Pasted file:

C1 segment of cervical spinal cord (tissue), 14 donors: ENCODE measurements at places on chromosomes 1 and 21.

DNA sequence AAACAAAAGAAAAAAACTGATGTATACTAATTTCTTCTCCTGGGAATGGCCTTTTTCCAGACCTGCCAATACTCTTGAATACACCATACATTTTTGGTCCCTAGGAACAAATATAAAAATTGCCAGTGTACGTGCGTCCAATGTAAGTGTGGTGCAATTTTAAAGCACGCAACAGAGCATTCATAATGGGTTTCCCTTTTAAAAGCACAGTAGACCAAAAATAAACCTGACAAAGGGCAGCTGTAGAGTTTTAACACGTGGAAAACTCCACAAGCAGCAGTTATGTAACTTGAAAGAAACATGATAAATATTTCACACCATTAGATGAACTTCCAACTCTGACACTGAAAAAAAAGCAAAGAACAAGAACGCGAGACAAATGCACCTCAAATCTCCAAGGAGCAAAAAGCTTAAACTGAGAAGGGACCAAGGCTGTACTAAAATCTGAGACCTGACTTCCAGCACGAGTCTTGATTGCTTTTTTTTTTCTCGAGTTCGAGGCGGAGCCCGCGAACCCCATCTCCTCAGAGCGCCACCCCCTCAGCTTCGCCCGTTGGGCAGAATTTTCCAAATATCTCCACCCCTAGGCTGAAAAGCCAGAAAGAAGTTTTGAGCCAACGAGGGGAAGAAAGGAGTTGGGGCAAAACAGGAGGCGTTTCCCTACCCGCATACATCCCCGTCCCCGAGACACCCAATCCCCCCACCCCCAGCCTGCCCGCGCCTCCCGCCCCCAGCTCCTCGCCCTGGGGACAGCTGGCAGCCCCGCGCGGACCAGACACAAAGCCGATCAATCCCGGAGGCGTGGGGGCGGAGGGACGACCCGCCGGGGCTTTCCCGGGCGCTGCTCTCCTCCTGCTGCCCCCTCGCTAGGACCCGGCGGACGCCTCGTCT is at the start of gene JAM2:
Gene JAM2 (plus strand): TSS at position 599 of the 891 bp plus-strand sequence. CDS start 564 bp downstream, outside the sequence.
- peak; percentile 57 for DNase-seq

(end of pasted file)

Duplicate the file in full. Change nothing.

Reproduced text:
C1 segment of cervical spinal cord (tissue), 14 donors: ENCODE measurements at places on chromosomes 1 and 21.

DNA sequence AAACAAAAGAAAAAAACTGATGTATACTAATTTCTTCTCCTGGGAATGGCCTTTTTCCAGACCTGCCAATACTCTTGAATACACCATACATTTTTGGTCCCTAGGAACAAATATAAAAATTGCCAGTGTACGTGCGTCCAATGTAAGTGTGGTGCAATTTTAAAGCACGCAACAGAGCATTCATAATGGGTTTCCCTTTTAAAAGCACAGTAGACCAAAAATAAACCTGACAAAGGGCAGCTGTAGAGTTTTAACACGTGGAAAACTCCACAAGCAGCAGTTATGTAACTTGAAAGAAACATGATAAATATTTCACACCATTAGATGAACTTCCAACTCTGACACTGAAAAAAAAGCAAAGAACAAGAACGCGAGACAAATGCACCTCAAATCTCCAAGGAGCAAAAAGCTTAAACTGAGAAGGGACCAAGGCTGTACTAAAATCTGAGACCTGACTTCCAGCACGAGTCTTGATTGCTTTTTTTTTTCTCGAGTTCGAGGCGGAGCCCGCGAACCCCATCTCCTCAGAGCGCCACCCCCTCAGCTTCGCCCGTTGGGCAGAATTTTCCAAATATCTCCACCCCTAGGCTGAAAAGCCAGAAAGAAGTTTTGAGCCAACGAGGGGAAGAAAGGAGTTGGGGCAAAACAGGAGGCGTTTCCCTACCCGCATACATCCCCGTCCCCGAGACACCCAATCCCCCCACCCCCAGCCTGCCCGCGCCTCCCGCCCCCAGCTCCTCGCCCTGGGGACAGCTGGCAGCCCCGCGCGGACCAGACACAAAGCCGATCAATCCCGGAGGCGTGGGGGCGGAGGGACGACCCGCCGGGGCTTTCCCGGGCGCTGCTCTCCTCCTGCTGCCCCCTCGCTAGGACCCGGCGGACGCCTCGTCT is at the start of gene JAM2:
Gene JAM2 (plus strand): TSS at position 599 of the 891 bp plus-strand sequence. CDS start 564 bp downstream, outside the sequence.
- peak; percentile 57 for DNase-seq